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Cell Rep Med ; 2(6): 100321, 2021 06 15.
Article in English | MEDLINE | ID: covidwho-1253745


The pathogenesis of severe coronavirus disease 2019 (COVID-19) remains poorly understood. While several studies suggest that immune dysregulation plays a central role, the key mediators of this process are yet to be defined. Here, we demonstrate that plasma from a high proportion (93%) of critically ill COVID-19 patients, but not healthy controls, contains broadly auto-reactive immunoglobulin M (IgM) and less frequently auto-reactive IgG or IgA. Importantly, these auto-IgMs preferentially recognize primary human lung cells in vitro, including pulmonary endothelial and epithelial cells. By using a combination of flow cytometry, analytical proteome microarray technology, and lactose dehydrogenase (LDH)-release cytotoxicity assays, we identify high-affinity, complement-fixing, auto-reactive IgM directed against 260 candidate autoantigens, including numerous molecules preferentially expressed on the cellular membranes of pulmonary, vascular, gastrointestinal, and renal tissues. These findings suggest that broad IgM-mediated autoimmune reactivity may be involved in the pathogenesis of severe COVID-19, thereby identifying a potential target for therapeutic interventions.

Autoantibodies/immunology , COVID-19/pathology , Immunoglobulin M/immunology , Autoantibodies/blood , COVID-19/immunology , COVID-19/virology , Cell Line , Complement C4/metabolism , Critical Illness , Humans , Immunoglobulin M/blood , Intensive Care Units , Lung/metabolism , Protein Array Analysis , Proteome/analysis , SARS-CoV-2/isolation & purification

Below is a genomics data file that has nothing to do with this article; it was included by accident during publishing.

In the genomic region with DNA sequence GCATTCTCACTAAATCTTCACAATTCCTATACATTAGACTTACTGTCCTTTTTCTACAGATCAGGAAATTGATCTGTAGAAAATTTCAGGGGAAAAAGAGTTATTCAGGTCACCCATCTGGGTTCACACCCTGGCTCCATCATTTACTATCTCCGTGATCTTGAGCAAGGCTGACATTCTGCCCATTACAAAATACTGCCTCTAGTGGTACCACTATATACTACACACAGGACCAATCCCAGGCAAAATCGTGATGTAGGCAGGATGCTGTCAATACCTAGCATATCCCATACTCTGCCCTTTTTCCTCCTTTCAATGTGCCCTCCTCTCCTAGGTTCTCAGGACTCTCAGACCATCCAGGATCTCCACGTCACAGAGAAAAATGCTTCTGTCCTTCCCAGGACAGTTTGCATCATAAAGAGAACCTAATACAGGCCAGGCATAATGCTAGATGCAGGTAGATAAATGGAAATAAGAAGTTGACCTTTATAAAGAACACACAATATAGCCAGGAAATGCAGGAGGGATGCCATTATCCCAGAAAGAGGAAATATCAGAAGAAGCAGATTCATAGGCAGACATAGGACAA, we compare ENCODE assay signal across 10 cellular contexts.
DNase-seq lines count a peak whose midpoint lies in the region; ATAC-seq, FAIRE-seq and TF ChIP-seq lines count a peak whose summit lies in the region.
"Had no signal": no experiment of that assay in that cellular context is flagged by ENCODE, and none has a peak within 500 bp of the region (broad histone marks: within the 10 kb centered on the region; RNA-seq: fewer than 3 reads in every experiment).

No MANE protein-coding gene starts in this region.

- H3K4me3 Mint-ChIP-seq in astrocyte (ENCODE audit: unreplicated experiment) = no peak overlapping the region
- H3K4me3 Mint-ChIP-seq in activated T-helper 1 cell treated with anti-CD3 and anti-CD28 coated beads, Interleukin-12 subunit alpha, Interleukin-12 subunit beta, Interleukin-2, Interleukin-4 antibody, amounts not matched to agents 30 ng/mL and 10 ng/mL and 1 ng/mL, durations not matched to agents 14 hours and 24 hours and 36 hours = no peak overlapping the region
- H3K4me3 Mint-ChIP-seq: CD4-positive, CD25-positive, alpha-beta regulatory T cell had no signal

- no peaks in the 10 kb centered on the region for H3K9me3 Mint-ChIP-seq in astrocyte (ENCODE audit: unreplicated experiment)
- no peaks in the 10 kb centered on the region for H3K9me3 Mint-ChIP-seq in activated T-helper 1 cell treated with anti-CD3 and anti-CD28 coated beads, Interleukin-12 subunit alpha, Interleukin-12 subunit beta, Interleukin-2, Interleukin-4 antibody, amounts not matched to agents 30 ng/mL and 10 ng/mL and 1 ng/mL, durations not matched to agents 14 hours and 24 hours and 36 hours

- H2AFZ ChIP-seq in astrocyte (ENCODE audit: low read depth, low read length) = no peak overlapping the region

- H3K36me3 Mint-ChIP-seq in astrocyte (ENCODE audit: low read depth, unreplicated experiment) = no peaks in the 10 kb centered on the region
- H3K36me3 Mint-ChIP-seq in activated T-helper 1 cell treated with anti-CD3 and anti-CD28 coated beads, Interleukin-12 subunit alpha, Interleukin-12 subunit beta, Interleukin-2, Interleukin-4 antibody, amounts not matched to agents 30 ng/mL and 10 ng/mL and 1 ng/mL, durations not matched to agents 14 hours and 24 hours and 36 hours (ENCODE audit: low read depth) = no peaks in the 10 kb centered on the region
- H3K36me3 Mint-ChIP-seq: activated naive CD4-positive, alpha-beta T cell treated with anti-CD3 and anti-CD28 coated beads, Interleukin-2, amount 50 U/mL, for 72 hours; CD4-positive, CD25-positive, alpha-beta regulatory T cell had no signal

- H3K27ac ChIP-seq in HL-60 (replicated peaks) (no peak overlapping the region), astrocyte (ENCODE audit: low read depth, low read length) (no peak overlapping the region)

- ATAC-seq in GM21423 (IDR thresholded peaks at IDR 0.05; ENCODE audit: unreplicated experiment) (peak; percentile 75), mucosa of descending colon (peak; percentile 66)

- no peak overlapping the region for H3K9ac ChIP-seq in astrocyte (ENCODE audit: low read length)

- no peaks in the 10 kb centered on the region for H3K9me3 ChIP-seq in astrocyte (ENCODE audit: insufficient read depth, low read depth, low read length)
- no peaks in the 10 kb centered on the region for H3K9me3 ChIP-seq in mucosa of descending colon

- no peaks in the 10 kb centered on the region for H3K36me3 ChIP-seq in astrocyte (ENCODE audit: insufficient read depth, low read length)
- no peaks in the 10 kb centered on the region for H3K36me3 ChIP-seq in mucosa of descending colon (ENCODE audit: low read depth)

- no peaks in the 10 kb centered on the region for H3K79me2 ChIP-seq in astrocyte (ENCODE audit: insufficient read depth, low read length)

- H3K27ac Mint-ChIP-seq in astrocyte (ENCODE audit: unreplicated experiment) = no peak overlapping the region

J Infect Dis ; 222(2): 183-188, 2020 06 29.
Article in English | MEDLINE | ID: covidwho-245018


BACKGROUND: A novel coronavirus, severe acute respiratory syndrome coronavirus 2 (SARS-CoV-2), has recently emerged and caused the rapid spread of coronavirus disease 2019 (COVID-19) worldwide. METHODS: We did a retrospective study and included COVID-19 patients admitted to Renmin Hospital of Wuhan University between 1 February and 29 February 2020. Antibody assay was conducted to detect COVID-19 envelope protein E and nucleocapsid protein N antigen. RESULTS: One hundred twelve patients were recruited with symptoms of fever, cough, fatigue, myalgia, and diarrhea. All patients underwent antibody tests. Fifty-eight (51.79%) were positive for both immunoglobulin M (IgM) and immunoglobulin G (IgG), 7 (6.25%) were negative for both antibodies, 1 (0.89%) was positive for only IgM, and 46 (41.07%) were positive for only IgG. IgM antibody appeared within a week post-disease onset, lasted for 1 month, and gradually decreased, whereas IgG antibody was produced 10 days after infection and lasted for a longer time. However, no significant difference in levels of IgM and IgG antibodies between positive and negative patients of nucleic acid test after treatment was found. CONCLUSIONS: Our results indicate that serological tests could be a powerful approach for the early diagnosis of COVID-19.

Antibodies, Viral/blood , Betacoronavirus/immunology , Coronavirus Infections/diagnosis , Coronavirus Infections/immunology , Pneumonia, Viral/diagnosis , Pneumonia, Viral/immunology , Adult , Aged , COVID-19 , COVID-19 Testing , Clinical Laboratory Techniques , Disease Progression , Female , Humans , Immunoglobulin G/blood , Immunoglobulin M/blood , Male , Middle Aged , Pandemics , Retrospective Studies , Reverse Transcriptase Polymerase Chain Reaction , SARS-CoV-2 , Serologic Tests